In order to make money, the foods sold to you are hyper-palatable. They have a finely tuned mix of sugar, fat and salt. Sugar or fat on its own is nowhere near as addictive or hyper-palatable as the two combined together. Just imagine consuming ice cream without sugar – it wouldn’t taste anywhere near as delicious!
Once you get hooked onto the food it becomes harder to detach from eating the food. You have one of two options to try and limit or stop your consumption of these hyper-palatable foods:
- Consume less of these hyper-palatable foods.
- Stop consuming hyper-palatable foods altogether.
If you’re one of those people who always like to have a little treat, then cutting down or reducing the portion sizes of hyper-palatable foods is probably an effective way to reduce consumption of modern foods.
However, if you find that after a few bites of hyper-palatable foods you end up eating the whole box of chocolates, you might find it’s better to stop consuming hyper-palatable foods altogether, ideally for at least two weeks. After this time period, you may find you no longer crave the hyper-palatable foods in the same way as you once did, they simply don’t taste as good or a little bit satisfies you much more than it did beforehand. For me, I find it much easier to stop consuming hyper-palatable foods altogether.
Modern Foods Are Easily Accessible
Another problem is the convenience and accessibility of modern foods. People have to eat to survive and they love to eat. Companies and shops know this so they always tend to stock up on some sort of tasty food that you can buy because you see it and think “Ooh, that looks yummy.”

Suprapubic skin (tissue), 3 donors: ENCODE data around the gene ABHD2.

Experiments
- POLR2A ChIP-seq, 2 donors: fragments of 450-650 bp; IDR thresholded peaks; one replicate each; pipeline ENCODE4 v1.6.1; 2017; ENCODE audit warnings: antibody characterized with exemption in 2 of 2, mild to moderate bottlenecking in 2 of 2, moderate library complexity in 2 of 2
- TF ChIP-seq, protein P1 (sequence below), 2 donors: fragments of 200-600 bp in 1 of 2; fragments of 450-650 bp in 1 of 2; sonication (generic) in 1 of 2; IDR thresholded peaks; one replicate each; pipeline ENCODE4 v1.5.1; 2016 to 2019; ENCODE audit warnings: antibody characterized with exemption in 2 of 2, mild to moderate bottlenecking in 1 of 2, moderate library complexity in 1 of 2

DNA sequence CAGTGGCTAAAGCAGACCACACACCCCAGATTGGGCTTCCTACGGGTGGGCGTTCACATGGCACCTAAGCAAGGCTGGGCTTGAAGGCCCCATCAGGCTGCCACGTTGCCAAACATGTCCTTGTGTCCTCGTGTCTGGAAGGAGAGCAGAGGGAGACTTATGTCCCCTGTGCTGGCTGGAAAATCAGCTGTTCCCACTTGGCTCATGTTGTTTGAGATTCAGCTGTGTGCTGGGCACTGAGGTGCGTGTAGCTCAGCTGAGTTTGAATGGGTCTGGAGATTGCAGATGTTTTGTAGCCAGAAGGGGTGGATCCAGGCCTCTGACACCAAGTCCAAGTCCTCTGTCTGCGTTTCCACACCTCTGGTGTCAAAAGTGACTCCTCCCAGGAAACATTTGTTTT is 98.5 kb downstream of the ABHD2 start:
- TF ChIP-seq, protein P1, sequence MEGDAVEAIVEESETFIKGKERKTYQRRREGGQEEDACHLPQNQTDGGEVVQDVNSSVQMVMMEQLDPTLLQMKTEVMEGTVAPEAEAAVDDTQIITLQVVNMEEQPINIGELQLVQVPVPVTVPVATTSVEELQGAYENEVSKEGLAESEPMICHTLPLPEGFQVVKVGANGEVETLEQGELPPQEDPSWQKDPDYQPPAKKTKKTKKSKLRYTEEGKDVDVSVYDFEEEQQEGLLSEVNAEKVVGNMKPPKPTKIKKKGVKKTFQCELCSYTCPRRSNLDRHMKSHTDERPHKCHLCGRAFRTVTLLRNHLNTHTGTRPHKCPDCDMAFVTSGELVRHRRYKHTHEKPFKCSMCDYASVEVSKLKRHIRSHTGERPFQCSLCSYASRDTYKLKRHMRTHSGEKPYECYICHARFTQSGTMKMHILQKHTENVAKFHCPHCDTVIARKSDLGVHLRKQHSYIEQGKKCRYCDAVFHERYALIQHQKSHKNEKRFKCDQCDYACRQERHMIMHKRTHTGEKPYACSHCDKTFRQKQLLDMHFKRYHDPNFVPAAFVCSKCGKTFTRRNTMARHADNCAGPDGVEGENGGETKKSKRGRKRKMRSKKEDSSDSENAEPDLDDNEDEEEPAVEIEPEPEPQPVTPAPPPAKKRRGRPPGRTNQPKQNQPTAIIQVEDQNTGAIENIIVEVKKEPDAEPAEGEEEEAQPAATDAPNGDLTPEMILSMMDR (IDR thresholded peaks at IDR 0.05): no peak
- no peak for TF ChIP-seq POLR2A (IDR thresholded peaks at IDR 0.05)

If the food wasn’t there in front of you, and you didn’t see it, you probably wouldn’t think much about eating it. In fact, it’s that visual cue of seeing the food and knowing from previous experiences that it’s tasty which causes you to choose to buy it. It requires a good amount of willpower and knowledge to refrain from buying these foods, that or you go into the shop without sufficient funds to buy the food.
These modern foods don’t just pop up in grocery stores they appear in:
- Newspaper shops
- Vending machines
- Fitness centres
If the food wasn’t there, you wouldn’t be anywhere near as tempted. If you’re keen on reducing your consumption of modern food the biggest step you can make is to stop buying them. This sounds rather obvious, but what this means is that these hyper-palatable modern won’t be in your household hidden in your garage or under the stairs so the temptation to eat them will be reduced. If you know the foods are there and you can reach them in a few steps then you’re more likely to indulge in them.
However, if they aren’t in the house, it means you have to go out of your way to go to the shop and buy the food. For most people, they’ll choose not to buy it since it’s too much effort. This is all to do with manipulating your environment to promote healthier eating habits by removing the foods you wish to stop eating.
Altogether, I’d suggest doing what you can to reduce your consumption of modern foods and good luck in doing so. I believe the key is to stop buying these foods and to find alternative healthier foods you like to consume. Having people to support you within your family always helps too!